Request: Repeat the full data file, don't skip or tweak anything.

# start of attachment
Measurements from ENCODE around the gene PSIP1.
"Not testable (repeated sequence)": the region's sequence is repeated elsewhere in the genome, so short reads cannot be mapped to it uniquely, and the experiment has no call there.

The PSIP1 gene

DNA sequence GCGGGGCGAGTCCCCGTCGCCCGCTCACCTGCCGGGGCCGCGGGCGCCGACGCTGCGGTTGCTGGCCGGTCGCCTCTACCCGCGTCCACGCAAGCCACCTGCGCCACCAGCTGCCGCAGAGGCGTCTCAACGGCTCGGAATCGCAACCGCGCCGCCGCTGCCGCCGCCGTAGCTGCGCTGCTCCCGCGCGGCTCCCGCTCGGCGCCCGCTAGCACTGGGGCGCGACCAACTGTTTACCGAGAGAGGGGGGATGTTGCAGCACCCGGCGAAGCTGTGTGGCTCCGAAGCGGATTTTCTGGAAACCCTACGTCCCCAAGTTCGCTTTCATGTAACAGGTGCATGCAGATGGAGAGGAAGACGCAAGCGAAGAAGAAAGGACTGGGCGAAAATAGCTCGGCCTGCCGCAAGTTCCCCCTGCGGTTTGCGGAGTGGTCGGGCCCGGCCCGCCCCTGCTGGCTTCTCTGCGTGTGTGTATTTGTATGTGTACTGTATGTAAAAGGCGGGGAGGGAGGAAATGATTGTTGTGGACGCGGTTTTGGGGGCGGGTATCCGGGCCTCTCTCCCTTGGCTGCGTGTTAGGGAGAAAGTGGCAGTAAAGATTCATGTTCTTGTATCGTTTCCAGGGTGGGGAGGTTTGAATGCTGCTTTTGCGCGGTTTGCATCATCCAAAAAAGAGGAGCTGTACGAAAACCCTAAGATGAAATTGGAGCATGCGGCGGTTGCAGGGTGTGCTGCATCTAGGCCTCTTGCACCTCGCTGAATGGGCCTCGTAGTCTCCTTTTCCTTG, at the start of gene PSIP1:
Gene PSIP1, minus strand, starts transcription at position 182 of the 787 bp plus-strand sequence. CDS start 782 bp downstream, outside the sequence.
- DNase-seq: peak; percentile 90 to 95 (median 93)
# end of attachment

Measurements from ENCODE around the gene PSIP1.
"Not testable (repeated sequence)": the region's sequence is repeated elsewhere in the genome, so short reads cannot be mapped to it uniquely, and the experiment has no call there.

The PSIP1 gene

DNA sequence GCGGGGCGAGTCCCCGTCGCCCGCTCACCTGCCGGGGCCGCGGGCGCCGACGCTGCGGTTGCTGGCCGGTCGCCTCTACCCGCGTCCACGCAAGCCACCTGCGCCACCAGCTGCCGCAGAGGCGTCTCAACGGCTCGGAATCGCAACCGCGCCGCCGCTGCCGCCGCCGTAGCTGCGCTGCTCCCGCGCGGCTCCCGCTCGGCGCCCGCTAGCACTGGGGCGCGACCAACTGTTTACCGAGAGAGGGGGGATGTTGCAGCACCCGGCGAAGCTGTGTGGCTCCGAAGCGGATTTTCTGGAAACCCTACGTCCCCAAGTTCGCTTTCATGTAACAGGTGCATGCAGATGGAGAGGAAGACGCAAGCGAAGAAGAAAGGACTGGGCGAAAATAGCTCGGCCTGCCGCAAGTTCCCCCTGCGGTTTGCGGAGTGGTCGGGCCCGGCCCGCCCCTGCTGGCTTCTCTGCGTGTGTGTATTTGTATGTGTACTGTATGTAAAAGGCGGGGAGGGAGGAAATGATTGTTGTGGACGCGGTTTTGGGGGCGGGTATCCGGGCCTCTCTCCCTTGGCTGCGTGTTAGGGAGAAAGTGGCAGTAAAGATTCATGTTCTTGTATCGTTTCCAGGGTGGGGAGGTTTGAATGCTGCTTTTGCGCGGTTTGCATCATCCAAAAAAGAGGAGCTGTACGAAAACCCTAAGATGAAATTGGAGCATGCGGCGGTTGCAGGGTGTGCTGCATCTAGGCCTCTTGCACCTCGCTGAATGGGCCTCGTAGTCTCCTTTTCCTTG, at the start of gene PSIP1:
Gene PSIP1, minus strand, starts transcription at position 182 of the 787 bp plus-strand sequence. CDS start 782 bp downstream, outside the sequence.
- DNase-seq: peak; percentile 90 to 95 (median 93)